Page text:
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Oregon commission proposes changes to Measure 11

Dec 17, 2012 | 1 Comment

Of the Associated Press

SALEM — A commission created by Gov. John Kitzhaber on Monday proposed rolling back mandatory-minimum prison sentences for certain crimes as the Legislature prepares to take a hard look at stemming the rising cost of prisons.

The Commission on Public Safety also suggested boosting the amount of time that can be dropped from an inmate's sentence for good behavior and participation in prison programs.

Clackamas County District Attorney John Foote sharply opposed those ideas, saying Oregon has been extraordinarily successful in reducing crime and the law enforcement community would vigorously fight any changes that reduce sentences.

Oregon's prison population is projected to grow by 2,300 inmates over the next 10 years. Critics say the cost of building and operating new prisons to house them would divert money from higher priorities like education, and from police and local programs that prevent crime in the first place.

The governor insists Oregon can reduce spending on prisons without compromising public safety.

The commission's proposal will be forwarded to the governor and the Legislature. Kitzhaber has pushed lawmakers to consider sentencing changes that keep the prison population essentially flat at 14,600.

The report lays out a menu of options that could collectively avoid the need for up to 2,500 prison beds over 10 years. Among the proposed changes:

— Eliminate or modify mandatory minimums for three crimes under Measure 11 from the 1994 ballot — second-degree robbery, second-degree assault and first-degree sex abuse. Instead, the report suggests giving judges more flexibility to set sentences.

— Modify Measure 57 from the 2008 ballot to reduce the minimum sentence for some property and drug crimes, again giving judges more flexibility.

— Increase the maximum amount of “earned time” for which inmates can qualify from 20 percent of their sentence to 30 percent. Inmates can secure an earlier release by behaving well and participating in prison programming.

— Align Oregon's sentencing guidelines for marijuana-related offenses with federal guidelines. Currently, Oregon's sentencing options for possession, manufacturing and distribution of pot are more severe than federal guidelines.

— Reduce the presumptive sentence for driving with a suspended license to jail or probation. The crime can currently draw up to 25 months in prison.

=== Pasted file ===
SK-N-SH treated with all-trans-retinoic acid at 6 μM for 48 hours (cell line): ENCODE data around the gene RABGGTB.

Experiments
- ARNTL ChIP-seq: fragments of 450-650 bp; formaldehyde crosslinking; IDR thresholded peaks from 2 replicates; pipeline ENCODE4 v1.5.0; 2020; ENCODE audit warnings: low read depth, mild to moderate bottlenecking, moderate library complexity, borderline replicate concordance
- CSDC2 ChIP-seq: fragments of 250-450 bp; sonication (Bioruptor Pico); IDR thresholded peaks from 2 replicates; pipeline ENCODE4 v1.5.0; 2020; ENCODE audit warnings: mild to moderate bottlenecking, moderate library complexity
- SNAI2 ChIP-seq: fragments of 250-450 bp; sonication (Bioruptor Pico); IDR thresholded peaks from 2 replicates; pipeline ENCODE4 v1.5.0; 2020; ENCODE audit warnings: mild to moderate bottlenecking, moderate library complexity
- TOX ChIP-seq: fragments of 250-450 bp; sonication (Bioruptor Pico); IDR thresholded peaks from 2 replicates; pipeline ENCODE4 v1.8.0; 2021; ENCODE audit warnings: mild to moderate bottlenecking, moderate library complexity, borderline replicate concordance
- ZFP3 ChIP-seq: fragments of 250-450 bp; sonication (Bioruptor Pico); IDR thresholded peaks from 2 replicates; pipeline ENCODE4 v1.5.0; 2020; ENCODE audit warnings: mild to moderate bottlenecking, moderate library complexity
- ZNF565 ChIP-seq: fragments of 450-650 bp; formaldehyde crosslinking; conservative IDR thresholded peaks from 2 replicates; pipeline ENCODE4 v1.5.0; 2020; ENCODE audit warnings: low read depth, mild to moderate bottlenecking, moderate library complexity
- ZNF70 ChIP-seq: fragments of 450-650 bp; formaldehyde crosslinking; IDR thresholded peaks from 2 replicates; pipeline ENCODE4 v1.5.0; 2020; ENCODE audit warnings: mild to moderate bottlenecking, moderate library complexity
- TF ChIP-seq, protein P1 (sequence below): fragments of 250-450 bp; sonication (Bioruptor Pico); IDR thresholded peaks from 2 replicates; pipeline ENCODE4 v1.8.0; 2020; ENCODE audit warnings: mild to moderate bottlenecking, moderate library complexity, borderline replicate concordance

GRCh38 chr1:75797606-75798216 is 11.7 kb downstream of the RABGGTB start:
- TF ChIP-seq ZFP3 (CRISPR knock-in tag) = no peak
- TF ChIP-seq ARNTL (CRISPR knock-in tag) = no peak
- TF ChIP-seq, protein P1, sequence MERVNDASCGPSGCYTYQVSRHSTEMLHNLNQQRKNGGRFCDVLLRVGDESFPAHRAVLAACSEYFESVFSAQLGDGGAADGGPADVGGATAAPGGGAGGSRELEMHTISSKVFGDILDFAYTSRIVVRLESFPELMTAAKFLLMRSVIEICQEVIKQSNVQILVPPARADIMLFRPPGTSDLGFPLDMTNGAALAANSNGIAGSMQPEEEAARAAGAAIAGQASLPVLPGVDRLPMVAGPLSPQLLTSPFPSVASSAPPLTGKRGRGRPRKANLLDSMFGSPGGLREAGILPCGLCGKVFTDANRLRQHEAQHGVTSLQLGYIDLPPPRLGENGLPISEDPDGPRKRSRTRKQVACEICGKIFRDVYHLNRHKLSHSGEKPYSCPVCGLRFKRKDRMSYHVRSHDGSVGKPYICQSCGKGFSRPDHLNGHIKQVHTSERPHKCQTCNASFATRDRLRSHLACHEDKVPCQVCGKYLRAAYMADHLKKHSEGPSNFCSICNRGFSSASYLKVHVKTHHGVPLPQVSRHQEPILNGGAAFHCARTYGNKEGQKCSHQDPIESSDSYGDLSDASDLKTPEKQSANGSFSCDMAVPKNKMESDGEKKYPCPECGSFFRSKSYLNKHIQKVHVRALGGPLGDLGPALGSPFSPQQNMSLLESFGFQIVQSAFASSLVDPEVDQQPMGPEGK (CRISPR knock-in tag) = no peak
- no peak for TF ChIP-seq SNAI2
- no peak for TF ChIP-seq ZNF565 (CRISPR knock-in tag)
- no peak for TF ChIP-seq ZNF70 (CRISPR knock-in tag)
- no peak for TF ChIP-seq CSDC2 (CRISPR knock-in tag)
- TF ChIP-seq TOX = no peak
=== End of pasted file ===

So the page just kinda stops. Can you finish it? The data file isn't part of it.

— Direct the Department of Corrections to reduce its cost per inmate per day.

The recommended changes would not apply to inmates currently serving a prison sentence.

The law-enforcement community has vocally opposed changes that reduce sentences, saying the problem has been overstated and can be resolved without reducing prison time.

Foote, representing district attorneys, drafted an alternative proposal that casts doubt on the need for substantial sentencing reforms, saying much of the projected growth in the prison population is attributable to growth in the population as a whole.

Foote rejects the changes to mandatory-minimum ballot measures as well as the increase in earned time but concurs with 11 of the 18 recommendations.

“Law enforcement does not support fundamental changes to sentencing laws in Oregon, including changes to Ballot Measure 11,” Foote said.

The report recommends investing the savings in other public safety programs, including drug courts, police training, victim services and community re-entry programs for ex-cons.

“I look forward to a robust discussion with the Legislature over practical solutions that protect public safety and achieve the corrections savings and reinvestments outlined in my budget,” Kitzhaber said in a statement.

The commissioners — representatives of all three branches of government, the public and law enforcement — voted to send the report to the governor and Legislature but stopped short of recommending that they approve it. The distinction was intended to ensure it would pass unanimously despite the opposition from law enforcement to key provisions.

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04:09 am - Wed, December 19 2012
troy prouty said:
I think Measure 11 is a bad law painted in black and white delegatation taking away any circumstance or testimony in a case (at least for min sentence laws). A better way of doing things would be go through the crimes of choice and increase sentencing lengths, why at the same time allowing more time for repeat offenders. I don't think having a starting point out in years to be good for any justice system.

I would suggest we look at Minnesota (lowest crime & Reoffend rates). Maybe use more community service for low level offenders, have more mediums in jails and keep the bad one's in prison. Bring in programs like peace circles (Minnesota has) and like better as well.

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